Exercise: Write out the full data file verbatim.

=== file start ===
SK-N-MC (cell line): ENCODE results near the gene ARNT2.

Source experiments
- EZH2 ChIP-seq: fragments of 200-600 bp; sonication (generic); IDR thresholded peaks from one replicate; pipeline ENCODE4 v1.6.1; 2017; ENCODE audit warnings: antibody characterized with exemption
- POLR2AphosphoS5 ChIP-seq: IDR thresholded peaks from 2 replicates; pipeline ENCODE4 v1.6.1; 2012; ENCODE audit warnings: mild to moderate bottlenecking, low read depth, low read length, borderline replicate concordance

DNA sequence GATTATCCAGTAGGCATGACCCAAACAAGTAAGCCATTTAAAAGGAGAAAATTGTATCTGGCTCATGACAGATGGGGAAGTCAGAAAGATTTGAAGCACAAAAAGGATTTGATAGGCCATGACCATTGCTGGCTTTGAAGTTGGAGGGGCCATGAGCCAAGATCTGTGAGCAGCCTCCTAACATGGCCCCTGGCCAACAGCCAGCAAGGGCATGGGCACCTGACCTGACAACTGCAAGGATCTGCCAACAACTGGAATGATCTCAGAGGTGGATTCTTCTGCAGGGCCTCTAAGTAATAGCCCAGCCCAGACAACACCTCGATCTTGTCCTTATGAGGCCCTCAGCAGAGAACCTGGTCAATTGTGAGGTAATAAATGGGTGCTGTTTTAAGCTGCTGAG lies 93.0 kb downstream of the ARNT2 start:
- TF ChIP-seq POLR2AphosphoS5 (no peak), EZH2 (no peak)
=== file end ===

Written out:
SK-N-MC (cell line): ENCODE results near the gene ARNT2.

Source experiments
- EZH2 ChIP-seq: fragments of 200-600 bp; sonication (generic); IDR thresholded peaks from one replicate; pipeline ENCODE4 v1.6.1; 2017; ENCODE audit warnings: antibody characterized with exemption
- POLR2AphosphoS5 ChIP-seq: IDR thresholded peaks from 2 replicates; pipeline ENCODE4 v1.6.1; 2012; ENCODE audit warnings: mild to moderate bottlenecking, low read depth, low read length, borderline replicate concordance

DNA sequence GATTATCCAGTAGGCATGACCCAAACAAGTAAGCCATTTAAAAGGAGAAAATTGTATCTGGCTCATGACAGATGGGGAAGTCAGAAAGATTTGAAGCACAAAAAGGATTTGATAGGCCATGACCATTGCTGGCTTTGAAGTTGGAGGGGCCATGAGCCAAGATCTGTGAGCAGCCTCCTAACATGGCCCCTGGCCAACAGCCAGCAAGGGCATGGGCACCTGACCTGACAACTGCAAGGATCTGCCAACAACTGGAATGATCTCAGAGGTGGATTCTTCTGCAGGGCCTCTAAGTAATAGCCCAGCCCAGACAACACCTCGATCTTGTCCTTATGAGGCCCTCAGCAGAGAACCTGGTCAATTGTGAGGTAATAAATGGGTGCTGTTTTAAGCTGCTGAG lies 93.0 kb downstream of the ARNT2 start:
- TF ChIP-seq POLR2AphosphoS5 (no peak), EZH2 (no peak)